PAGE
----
I've seen a few people over the years talk here about what kinds of political systems they favor or would like to see more of, and I've seen a lot of talk about how some political systems don't seem to (or no political systems seem to) really work. However, I've also noticed that we only ever seem to talk about certain kinds of political systems, so I thought maybe we could use this thread to take a step back and look at all the different kinds of systems that actually exist (or have existed). I've been curious for a while as to whether it's possible to combine some of the advantages of different systems, in particular, whether it's possible to improve democracy using aspects of systems we don't usually pay much attention to.
Here's just my own vague understanding of three kinds of political systems I haven't seen much (or any) discussion of so far, just to get started:
Panchayat systems. This is the oldest system of local government in South Asia, basically made up of village and community councils. My understanding of the way this system works is that basically, an individual or a representative of a village or town can voice a concern in a public forum headed by the village elders, who moderate the resulting discussion (as they believe is needed). Each panchayat has a leader who takes the discussion into account to come to a decision meant to resolve the issue. In India today, this is the lowest-level form of administration that exists, and the leader is elected by popular vote; affirmative action (known in Indian English as "reservations") also plays a role in determining the leader. Roma have a legal system that is similar in many ways.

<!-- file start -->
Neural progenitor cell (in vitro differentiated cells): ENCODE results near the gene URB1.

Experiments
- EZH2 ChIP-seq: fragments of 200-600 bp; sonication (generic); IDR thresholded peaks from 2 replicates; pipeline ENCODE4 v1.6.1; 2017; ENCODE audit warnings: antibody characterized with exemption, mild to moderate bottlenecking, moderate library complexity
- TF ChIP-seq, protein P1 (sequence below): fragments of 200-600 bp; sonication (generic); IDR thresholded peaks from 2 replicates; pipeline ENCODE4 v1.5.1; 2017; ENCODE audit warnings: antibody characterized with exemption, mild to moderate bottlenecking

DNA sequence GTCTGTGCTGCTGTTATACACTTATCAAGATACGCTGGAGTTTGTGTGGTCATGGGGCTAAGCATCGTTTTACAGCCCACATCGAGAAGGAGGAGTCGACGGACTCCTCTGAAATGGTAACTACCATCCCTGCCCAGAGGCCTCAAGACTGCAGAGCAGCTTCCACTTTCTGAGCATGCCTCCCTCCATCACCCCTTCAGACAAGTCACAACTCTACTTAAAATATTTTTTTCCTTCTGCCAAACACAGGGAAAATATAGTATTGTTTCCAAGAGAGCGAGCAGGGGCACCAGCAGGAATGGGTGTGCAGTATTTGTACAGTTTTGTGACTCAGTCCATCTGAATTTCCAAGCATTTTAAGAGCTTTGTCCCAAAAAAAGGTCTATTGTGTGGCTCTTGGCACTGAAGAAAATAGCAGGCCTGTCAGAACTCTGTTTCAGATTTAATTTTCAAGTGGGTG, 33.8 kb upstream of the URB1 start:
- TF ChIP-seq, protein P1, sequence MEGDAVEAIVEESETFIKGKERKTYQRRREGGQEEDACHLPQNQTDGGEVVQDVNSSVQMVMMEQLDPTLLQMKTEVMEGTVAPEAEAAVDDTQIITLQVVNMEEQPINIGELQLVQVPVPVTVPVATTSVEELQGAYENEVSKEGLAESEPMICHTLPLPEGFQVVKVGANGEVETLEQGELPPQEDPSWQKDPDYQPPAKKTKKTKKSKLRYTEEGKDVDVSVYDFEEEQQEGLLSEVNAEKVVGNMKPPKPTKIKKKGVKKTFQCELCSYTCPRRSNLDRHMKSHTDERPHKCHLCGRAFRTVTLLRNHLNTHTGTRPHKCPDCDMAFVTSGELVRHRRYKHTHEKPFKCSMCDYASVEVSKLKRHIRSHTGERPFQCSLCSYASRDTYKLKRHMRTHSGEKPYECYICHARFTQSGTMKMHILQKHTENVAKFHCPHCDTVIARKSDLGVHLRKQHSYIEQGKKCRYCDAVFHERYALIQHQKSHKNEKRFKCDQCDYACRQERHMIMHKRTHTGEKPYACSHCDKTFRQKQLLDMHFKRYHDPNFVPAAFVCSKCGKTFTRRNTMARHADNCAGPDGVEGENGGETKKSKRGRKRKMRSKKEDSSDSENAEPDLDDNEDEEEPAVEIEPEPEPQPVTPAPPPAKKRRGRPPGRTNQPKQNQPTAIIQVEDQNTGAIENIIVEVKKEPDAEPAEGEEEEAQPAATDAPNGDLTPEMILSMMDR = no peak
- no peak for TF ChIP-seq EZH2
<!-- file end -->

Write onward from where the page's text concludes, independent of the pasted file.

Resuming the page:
Amazonian hunter-gatherer systems. My understanding of the way this works is that in some Amazonian societies, while there may be a person known in European languages as a cacique or chieftain, this person is not necessarily a leader or authority (maybe they're just the oldest person in the village or something, I'm not sure). These societies are relatively egalitarian ones where everyone in the community has a say, and all decisions are made by consensus; this is possible in large part because Amazonian communities tend to be small in size. Food is shared with the entire community, and the entire village may be invited to share it at the cacique or chieftain's house.
The Iroquois League. This is apparently another form of local government by consensus that I've always been very poor at understanding. As I understand it, it is basically a confederation of tribes (the Iroquois or Haudenosaunee tribes, to be more precise) where each tribe is represented by a certain number of chiefs. Women traditionally have considerable power in the League.
What do you think about looking at these and/or other alternative political systems? What are your views on the systems themselves? Are there other kinds of political systems you're familiar with and would like to talk about? Do you think it's a good idea to look for ways to incorporate the advantages of such systems into some of the biggest systems (e.g. democratic or communist states), or are there ways that some of the biggest systems could be modified in ways that you find more feasible?